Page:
Written by and Starring Ronnie Marmo
Directed by Joe Mantegna
Reviewed by Joseph Verlezza
Theatre Reviews Limited
“And there it was. My first laugh. It’s like that flash I’ve heard morphine addicts describe. A warm sensual blanket that comes after a cold, sick rejection. I was hooked.” – Lenny Bruce (from “I’m Not A Comedian . . . I’m Lenny Bruce”)
The first image after the lights come up on stage is a slumped over, motionless, naked man sitting on a toilet. What follows is a silence that fills the room and becomes a force that provokes processing this scene. There might be the assumption that this is not a comedy. That would be a good guess, since the subject matter of “I’m Not a Comedian . . . I’m Lenny Bruce,” currently enjoying a successful run at The Cutting Room, is the tragic life of the outrageous, groundbreaking comedian. Yes, there are snippets from his more familiar routines to provide a glimpse into what was considered obscene during his heyday in the turbulent decade of the 1960s. His act complimented a society filled with protests and marches, supporting civil rights and denouncing war, proving Lenny Bruce was a performer that took to the stage intentionally to become a fierce advocate for free speech. He was arrested several times and charged with public obscenity for the shocking language he used in his routines that scoffed race, religion, sex, and politics. This one-man show is testament that his stand-up comedy was more abrasive than funny and reinforces the power of words. Mr. Bruce exposed the hypocrisy of humanity in such an unconventional style that his audience was shocked and humored at the same time.
Playwright and actor Ronnie Marmo bears a slight resemblance to his real-life character, but that is not what captures the essence of the iconic bad-mouthed comedian. Mr. Marmo deftly provides an authenticity to the cadence, posture, and mannerisms of the comic, but what suspends the audience in disbelief is his ability to inhabit the soul of Lenny Bruce immersed in a crusade. The disintegration of this antagonist of morality begins after several arrests, his divorce from the love of his life, stripper Honey Harlow, and his addiction to heroin which eventually killed him from an overdose in 1966. During his downward spiral, Mr. Bruce begins to unravel while appearing in court, when the judge denies him the opportunity to perform his routine in order to prove that his obscene words and actions were taken out of context and not libelous. Mr. Marmo gives an honest performance saturated with a sensitive empathy that reveals the humanity of the comic, which during his short career, was disguised by his controversial and shocking public persona.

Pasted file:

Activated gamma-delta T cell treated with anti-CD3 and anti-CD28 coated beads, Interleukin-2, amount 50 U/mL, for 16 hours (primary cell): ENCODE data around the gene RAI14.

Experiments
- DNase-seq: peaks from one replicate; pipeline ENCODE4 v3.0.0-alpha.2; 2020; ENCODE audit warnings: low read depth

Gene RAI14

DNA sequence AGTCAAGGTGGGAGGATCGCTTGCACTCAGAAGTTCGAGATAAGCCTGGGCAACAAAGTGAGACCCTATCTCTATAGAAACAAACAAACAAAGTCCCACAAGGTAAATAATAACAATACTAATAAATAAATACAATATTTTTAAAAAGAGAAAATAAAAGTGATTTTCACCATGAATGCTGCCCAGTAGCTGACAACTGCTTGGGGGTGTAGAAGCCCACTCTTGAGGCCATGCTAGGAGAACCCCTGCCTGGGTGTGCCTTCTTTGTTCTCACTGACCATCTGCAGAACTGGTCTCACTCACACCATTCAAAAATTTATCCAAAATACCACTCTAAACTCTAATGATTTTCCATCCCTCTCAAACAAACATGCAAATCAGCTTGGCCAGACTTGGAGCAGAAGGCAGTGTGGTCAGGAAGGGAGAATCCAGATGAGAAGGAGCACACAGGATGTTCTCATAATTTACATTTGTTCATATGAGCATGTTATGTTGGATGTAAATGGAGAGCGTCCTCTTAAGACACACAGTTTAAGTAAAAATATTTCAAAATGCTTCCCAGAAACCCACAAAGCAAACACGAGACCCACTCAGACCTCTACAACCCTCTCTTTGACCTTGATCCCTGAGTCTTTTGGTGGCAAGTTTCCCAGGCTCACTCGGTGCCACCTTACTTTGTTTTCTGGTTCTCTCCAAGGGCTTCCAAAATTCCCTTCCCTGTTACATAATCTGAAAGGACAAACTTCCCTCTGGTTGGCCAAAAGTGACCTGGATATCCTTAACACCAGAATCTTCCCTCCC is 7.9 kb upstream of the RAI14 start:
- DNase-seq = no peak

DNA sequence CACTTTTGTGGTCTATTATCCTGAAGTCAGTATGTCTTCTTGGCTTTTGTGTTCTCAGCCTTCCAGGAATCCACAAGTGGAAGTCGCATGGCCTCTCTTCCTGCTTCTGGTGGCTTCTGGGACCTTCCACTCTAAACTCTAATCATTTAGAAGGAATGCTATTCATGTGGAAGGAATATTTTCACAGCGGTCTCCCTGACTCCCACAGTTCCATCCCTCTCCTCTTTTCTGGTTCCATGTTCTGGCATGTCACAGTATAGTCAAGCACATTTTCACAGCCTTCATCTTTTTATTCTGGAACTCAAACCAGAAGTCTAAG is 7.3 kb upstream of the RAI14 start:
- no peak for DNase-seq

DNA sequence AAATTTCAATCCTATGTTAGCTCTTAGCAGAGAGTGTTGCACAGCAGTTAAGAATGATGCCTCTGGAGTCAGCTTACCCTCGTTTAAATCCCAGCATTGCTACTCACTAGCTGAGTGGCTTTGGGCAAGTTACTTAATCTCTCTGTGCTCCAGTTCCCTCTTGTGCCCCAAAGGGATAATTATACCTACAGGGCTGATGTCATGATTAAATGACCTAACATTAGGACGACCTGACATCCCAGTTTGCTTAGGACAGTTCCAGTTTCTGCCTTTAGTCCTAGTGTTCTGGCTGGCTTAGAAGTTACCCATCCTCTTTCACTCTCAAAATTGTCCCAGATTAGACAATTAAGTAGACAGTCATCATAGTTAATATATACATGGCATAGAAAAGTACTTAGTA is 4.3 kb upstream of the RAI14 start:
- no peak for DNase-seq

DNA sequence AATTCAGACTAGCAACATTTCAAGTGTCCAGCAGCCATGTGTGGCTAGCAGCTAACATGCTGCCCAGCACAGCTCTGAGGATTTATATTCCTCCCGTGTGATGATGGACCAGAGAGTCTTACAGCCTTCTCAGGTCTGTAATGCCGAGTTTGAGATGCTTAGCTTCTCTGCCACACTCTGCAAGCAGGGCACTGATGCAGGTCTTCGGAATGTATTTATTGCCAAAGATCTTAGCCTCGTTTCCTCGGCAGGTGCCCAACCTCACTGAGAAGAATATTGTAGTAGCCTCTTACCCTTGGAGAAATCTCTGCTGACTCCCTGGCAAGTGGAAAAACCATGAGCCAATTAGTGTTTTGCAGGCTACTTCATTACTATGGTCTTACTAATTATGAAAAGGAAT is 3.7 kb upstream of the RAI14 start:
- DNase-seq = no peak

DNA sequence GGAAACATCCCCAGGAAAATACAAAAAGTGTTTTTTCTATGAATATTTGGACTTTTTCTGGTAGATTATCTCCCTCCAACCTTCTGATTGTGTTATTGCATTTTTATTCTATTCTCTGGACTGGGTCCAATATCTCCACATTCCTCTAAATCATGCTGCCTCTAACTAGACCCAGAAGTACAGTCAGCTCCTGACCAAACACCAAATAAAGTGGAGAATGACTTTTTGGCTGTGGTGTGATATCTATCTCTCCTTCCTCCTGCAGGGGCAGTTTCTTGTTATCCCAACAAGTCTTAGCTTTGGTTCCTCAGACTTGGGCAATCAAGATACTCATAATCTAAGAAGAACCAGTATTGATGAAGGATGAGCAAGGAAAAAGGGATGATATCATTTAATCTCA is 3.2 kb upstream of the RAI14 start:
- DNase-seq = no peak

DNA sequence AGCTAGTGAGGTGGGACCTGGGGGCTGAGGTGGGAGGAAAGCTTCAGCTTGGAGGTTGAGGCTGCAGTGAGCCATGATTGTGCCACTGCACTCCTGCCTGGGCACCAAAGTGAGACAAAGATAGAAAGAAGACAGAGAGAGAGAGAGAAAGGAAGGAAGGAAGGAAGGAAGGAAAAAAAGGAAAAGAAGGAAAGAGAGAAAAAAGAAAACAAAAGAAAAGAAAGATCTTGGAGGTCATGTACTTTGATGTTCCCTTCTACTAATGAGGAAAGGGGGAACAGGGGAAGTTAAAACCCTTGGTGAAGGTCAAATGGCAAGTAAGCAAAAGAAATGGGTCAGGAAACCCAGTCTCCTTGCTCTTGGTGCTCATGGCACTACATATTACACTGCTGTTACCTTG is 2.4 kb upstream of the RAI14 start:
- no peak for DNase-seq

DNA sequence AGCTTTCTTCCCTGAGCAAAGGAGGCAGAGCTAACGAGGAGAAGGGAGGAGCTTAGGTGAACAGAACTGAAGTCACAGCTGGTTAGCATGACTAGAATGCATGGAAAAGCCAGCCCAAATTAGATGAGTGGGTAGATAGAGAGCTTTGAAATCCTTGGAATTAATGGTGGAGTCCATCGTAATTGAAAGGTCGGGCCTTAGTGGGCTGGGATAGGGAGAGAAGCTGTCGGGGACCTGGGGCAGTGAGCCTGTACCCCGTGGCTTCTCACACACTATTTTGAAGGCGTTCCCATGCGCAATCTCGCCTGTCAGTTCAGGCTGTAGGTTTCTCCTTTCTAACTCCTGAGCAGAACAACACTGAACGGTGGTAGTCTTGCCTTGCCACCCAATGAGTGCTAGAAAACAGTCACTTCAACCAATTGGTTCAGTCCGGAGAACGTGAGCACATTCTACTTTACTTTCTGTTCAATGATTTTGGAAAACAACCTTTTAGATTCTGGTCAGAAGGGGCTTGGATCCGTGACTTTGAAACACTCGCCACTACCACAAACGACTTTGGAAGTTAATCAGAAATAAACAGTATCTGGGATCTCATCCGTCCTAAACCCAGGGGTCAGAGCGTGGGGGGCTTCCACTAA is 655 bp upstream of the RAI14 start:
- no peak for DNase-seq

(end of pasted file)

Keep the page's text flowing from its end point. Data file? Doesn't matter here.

Director Joe Mantegna at times uses a heavy hand to extract the emotional content of the piece but fits the pieces of this puzzling life together in a clear and comprehensive manner. As playwright, Mr. Marmo is less successful, not delving deep enough into what drove the comedian to embrace the campaign for free speech. His emotionally charged personal life is evident, what’s missing is the exploration of his acute intellect and shrewd observation. Regardless, this is a show that will please an audience, from avid fans who are familiar with the material, to a new generation who will be introduced to the precursor of some of the greatest comics of their time.
The end of the show brings the audience back to the opening scene. A slumped, motionless, naked man sitting on a toilet. Only this time you understand what led to this disturbing vignette, and when the silence once again permeates the room and coerces you to process, there is a sadness that fills the air when realizing that this brave pioneer died too young.